NASHVILLE, Tenn. (AP) — New Jersey Gov. Chris Christie told Tennessee Republicans on Friday that political discord at home has made the United States vulnerable abroad.
"The world is frightened, because if we can't get along with each other, how can we lead the rest of the world?" Christie told the 1,700 people who attended the state GOP's annual fundraiser.
Christie criticized Washington for its gridlocked ways and promoted bipartisan solutions to the nation's problems.
"I don't know when compromise became capitulation," he said.
"I don't know when it became wrong to talk to people on the other side, to respect them and become their friends," he said. "We can disagree, but if we don't establish relationships, when the real problems need to be solved ... we won't be able to do it because we're not even on speaking terms."
Christie has been fighting to recover from a traffic scandal that has deflated enthusiasm among some Republicans over his potential 2016 presidential campaign. But he has maintained a heavy travel and fundraising schedule as the chairman of the Republican Governors Association. He noted that Tennessee is the 15th state he's visited since Dec. 1.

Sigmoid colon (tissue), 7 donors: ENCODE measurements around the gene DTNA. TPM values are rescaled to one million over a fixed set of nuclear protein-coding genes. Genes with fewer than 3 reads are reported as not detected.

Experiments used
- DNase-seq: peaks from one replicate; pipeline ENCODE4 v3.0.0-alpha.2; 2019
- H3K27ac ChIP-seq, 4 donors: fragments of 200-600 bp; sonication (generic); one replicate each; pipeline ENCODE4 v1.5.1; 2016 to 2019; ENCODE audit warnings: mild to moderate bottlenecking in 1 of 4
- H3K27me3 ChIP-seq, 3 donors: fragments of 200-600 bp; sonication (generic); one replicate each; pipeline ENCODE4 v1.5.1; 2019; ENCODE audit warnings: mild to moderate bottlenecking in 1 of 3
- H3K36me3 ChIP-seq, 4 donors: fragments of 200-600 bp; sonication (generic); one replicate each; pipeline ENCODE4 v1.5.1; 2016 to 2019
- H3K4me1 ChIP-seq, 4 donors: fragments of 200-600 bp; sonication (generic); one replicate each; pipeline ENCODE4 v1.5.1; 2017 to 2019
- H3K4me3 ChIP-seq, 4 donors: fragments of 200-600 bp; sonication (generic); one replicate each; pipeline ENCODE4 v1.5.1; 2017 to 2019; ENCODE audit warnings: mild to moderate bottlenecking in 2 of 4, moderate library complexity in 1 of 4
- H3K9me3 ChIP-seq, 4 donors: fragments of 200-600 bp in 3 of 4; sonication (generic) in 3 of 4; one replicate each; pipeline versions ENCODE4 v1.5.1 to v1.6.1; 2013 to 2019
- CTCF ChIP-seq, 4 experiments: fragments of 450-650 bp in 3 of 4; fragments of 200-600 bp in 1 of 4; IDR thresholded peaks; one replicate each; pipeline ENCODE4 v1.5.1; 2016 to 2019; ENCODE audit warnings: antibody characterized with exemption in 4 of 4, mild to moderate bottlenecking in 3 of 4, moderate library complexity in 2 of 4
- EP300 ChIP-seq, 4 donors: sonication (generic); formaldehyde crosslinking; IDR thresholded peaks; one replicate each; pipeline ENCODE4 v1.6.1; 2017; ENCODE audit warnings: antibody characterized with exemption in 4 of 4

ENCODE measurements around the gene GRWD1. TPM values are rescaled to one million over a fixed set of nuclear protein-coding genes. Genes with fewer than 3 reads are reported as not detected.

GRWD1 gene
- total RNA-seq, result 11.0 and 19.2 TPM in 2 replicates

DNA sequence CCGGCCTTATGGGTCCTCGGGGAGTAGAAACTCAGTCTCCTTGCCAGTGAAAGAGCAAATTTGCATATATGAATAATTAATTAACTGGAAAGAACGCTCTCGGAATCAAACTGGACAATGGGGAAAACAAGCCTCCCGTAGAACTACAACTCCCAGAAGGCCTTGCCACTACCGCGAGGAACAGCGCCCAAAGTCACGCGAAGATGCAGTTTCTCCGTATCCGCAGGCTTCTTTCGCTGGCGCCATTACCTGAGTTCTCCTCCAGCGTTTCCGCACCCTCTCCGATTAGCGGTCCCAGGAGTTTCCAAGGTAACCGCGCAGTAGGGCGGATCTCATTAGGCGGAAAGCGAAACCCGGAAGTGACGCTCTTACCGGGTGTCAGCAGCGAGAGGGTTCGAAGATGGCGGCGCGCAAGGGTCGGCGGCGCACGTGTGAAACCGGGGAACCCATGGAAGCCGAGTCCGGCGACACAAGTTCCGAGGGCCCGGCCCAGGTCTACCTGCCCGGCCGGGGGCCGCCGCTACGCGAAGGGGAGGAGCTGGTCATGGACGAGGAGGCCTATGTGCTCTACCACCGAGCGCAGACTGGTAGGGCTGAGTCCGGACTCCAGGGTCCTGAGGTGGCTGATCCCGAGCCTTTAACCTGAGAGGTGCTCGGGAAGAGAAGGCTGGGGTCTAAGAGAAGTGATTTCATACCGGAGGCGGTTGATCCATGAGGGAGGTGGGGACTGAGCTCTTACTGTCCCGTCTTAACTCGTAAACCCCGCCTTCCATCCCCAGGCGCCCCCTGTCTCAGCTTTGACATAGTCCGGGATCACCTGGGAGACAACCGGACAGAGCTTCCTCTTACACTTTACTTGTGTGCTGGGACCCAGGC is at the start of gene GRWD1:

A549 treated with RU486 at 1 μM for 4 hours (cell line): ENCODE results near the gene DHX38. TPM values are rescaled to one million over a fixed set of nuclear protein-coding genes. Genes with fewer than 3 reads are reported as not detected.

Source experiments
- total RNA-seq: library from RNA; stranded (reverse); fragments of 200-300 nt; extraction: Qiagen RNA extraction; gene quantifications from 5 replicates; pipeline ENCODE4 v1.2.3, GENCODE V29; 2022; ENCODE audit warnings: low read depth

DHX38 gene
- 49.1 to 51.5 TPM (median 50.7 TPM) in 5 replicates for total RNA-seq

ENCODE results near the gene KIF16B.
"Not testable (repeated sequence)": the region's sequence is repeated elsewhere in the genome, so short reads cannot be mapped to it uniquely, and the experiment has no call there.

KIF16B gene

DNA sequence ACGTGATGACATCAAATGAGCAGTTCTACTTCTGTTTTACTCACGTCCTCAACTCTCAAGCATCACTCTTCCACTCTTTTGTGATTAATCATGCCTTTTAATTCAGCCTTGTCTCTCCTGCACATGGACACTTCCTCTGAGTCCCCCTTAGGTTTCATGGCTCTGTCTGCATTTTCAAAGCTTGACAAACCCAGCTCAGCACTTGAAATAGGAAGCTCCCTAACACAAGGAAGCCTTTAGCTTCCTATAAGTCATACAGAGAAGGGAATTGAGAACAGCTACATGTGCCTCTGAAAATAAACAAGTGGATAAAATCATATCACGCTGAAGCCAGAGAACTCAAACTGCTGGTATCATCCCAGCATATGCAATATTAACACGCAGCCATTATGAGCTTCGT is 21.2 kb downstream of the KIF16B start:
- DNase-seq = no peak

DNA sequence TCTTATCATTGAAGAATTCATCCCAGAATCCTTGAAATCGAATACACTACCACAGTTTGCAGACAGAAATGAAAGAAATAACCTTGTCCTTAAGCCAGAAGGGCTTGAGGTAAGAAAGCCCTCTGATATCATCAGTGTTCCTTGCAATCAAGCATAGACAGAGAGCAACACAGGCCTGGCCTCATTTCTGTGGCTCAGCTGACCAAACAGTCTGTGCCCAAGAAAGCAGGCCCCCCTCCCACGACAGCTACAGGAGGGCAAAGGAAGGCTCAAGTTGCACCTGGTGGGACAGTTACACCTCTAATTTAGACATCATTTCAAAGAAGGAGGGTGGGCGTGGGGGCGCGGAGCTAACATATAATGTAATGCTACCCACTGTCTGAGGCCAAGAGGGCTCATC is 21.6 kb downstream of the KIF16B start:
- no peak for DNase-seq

Before the speech, the governor told reporters that he won't make up his mind about a White House bid until next year.
"My mother taught me a long time ago: Stupid people make decisions before they have to," he said. "And I'm not stupid."
Earlier in the day Christie traveled to a Memphis suburb to campaign for Sen. Lamar Alexander, who's facing tea party-styled challenger Joe Carr and self-funded radiologist George Flinn in the Republican Senate primary.
Christie said Alexander has been able to move beyond what he called "divisive activity" and partisan politics in Washington, and urged Tennesseans to return him for a third term.
"Let's not start getting dumb now, and stay smart," Christie said. "Sen. Alexander is someone who brings people together. He brings people together around good ideas. "
Those comments drew a rebuke from Carr that focused on Christie's home-state troubles.
"You know what's dumb? Presiding over a state that has a $2.7 billion budget deficit, has had its credit bond ratings downgraded six times and has become a fixture of controversy and scandal," Carr said in a statement. "Here in Tennessee, that's the definition of dumb governance."
Associated Press writer Adrian Sainz contributed to this report from Germantown, Tenn.